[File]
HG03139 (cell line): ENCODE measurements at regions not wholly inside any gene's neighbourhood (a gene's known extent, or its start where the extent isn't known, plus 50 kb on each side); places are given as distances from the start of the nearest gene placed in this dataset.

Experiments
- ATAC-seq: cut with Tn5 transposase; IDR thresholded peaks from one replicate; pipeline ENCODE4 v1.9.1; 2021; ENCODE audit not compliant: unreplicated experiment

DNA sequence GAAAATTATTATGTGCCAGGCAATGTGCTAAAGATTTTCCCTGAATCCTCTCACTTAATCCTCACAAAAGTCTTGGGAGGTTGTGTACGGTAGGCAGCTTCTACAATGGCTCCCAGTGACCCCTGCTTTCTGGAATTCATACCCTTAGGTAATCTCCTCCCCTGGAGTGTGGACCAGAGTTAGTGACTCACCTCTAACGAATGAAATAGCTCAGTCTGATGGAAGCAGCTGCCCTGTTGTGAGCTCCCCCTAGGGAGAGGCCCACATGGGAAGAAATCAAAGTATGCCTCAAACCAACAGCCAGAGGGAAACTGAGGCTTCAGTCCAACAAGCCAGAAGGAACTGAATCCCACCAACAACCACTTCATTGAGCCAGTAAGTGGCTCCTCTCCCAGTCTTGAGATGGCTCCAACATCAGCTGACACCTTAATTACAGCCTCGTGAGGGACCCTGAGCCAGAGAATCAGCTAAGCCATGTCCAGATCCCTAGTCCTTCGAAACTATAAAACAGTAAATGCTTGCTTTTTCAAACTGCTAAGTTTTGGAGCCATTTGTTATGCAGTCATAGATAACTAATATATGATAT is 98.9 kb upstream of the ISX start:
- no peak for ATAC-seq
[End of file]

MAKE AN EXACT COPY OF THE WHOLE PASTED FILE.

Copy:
HG03139 (cell line): ENCODE measurements at regions not wholly inside any gene's neighbourhood (a gene's known extent, or its start where the extent isn't known, plus 50 kb on each side); places are given as distances from the start of the nearest gene placed in this dataset.

Experiments
- ATAC-seq: cut with Tn5 transposase; IDR thresholded peaks from one replicate; pipeline ENCODE4 v1.9.1; 2021; ENCODE audit not compliant: unreplicated experiment

DNA sequence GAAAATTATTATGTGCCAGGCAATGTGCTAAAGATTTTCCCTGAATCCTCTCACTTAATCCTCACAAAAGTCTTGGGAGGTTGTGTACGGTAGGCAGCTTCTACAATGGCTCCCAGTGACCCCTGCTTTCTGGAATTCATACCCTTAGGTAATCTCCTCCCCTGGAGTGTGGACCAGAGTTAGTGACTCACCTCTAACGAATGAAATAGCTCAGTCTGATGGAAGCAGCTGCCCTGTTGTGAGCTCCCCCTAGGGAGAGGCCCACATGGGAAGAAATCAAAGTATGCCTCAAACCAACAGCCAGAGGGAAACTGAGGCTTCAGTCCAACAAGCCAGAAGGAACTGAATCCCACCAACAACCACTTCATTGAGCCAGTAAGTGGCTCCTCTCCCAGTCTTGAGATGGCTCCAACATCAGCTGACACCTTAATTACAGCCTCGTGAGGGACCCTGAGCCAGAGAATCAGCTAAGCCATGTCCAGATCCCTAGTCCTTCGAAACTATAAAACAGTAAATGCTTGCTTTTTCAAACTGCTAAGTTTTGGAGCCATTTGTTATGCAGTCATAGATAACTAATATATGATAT is 98.9 kb upstream of the ISX start:
- no peak for ATAC-seq